Meet Dr. Jacques Guedj: a partnered doctor based in Paris with more than 27 years of experience in internal and emergency medicine. Dr. Guedj works in hospitals and in private clinics, runs two medical centers (in Paris and in Nice), and provides services to several insurance companies.
Dr. Guedj has been featured on the Air Doctor platform since September 2018. We spoke to him about his experience practicing medicine for almost three decades and what led him to choose this career path.
Why did you choose to be a doctor? What made you choose to specialize in family medicine?
I believe medicine is a calling – you’ve got to be in it to help people, not be there just for the money. You have a potential to change a person’s life for the better, and I think that’s what really attracted me to medicine in the first place. As a family doctor, you are generally the first physician a patient will consult. You are the one who’s responsible for establishing the first diagnosis and making sure the patient gets the appropriate treatment – or is referred to the right specialist. You get to cover a lot of ground, see many different cases… your day never gets boring and I can say for myself, I learn something new every single day!
How has COVID-19 impacted your practice?
Well, even before COVID-19, I began to tackle a structural problem in France in regard to that there is a dramatic shortage of doctors. The idea was to enable easier access to doctors for a wider audience by providing telemedicine services to my clinics’ patients.
Since the pandemic, the service has seen an increase in usage which I think is good because it made more people aware of its simple yet effective advantages.
What daily habit do you believe will keep a person healthy?
I really believe maintaining a healthy life starts with maintaining a healthy diet and exercising regularly. I myself go swimming every day and maintain a good degree of physical fitness.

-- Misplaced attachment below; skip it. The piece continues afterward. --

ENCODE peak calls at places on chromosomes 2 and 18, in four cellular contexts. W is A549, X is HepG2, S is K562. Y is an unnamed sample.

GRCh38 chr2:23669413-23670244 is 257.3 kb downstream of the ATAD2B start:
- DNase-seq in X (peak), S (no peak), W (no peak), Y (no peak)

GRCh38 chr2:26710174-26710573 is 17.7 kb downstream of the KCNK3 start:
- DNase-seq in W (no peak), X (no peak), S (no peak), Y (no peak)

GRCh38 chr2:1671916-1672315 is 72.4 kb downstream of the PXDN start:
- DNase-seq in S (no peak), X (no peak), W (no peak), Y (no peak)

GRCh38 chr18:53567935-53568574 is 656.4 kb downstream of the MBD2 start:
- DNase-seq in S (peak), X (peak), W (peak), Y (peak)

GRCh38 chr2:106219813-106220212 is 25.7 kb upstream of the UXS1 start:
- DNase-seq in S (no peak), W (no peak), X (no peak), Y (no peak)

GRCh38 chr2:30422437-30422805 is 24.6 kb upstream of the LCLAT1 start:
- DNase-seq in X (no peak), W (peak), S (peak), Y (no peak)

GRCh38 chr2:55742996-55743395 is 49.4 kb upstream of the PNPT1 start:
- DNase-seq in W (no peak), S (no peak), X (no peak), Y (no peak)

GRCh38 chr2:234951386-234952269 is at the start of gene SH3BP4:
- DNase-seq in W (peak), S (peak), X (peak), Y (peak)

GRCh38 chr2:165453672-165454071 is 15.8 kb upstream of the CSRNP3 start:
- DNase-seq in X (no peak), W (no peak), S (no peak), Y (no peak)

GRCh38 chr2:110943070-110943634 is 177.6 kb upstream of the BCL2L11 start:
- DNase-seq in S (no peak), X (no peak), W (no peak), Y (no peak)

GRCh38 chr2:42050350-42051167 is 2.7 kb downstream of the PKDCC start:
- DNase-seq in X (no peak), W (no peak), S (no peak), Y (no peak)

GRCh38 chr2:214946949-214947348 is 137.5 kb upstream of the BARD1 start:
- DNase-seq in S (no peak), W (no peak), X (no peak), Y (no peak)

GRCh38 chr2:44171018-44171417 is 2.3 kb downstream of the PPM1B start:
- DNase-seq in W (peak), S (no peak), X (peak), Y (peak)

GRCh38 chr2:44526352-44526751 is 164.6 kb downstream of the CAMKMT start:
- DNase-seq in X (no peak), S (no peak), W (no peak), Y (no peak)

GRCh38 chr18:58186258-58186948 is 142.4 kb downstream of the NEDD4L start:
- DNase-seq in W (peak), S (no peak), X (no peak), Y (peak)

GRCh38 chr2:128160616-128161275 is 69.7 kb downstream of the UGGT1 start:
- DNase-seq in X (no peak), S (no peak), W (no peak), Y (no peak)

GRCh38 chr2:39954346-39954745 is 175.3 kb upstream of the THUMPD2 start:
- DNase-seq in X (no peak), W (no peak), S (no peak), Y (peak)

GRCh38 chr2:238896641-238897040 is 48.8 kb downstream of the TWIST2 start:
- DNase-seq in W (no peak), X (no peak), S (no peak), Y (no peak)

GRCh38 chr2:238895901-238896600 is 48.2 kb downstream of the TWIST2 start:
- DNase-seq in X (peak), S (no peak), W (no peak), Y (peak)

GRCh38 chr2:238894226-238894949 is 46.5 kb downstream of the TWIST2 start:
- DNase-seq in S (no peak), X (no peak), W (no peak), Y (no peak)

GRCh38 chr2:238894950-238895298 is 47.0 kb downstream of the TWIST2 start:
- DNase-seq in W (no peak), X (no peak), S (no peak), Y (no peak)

Smoking is obviously very dangerous for your health, while drinking wine is ok if it is done occasionally and with moderation.
My different take on what probably most doctors will tell you, is that you must be happy with your choices and life. The psychological effect your mood and outlook on life have on your well-being might very well be more important than what you put in your mouth.
In your point of view, what skills make a great doctor?
Above all, a great doctor has to be interested in medicine and in science. As I said earlier, you can’t just be in there for the money if you want to be great. Good doctors are the ones who are still fascinated and curious about their fields, even after practicing for 30 years. Without that curiosity or love for the field, you reach a peak in knowledge and experience where there is no practical reason to continue your growth.
Can you tell us about a unique experience you had during your career that made you fall in love with your job all over again?
I remember a case that really got to me a few years ago. An 80 year old patient visiting Paris from Brazil came to my clinic complaining about diarrhea and abdominal pain. As I examined her, I identified other worrying symptoms and diagnosed her with severe meningitis. I quickly sent her to the ER, but I learned afterwards that she passed away a couple of hours after I saw her. This specific case made me realize how important it is to communicate to the wider public the value in getting diagnosed quickly when something is wrong and it also emphasized the importance of what I do on a day to day basis. While this experience resulted in a death of a patient, many others led to the saving of a patient’s life.
As a doctor who works with tourists, what can you recommend travelers, so they have worry free experiences?
Obviously, make sure you purchase travel insurance; that is the best way to guarantee peace of mind while traveling. Be careful about where you eat, be mindful of places that do not keep maintain basic hygiene and avoid eating in the street. Be organized and know your destination. Pack medication with you, especially if you are heading somewhere with little access to pharmacies and basic medical services.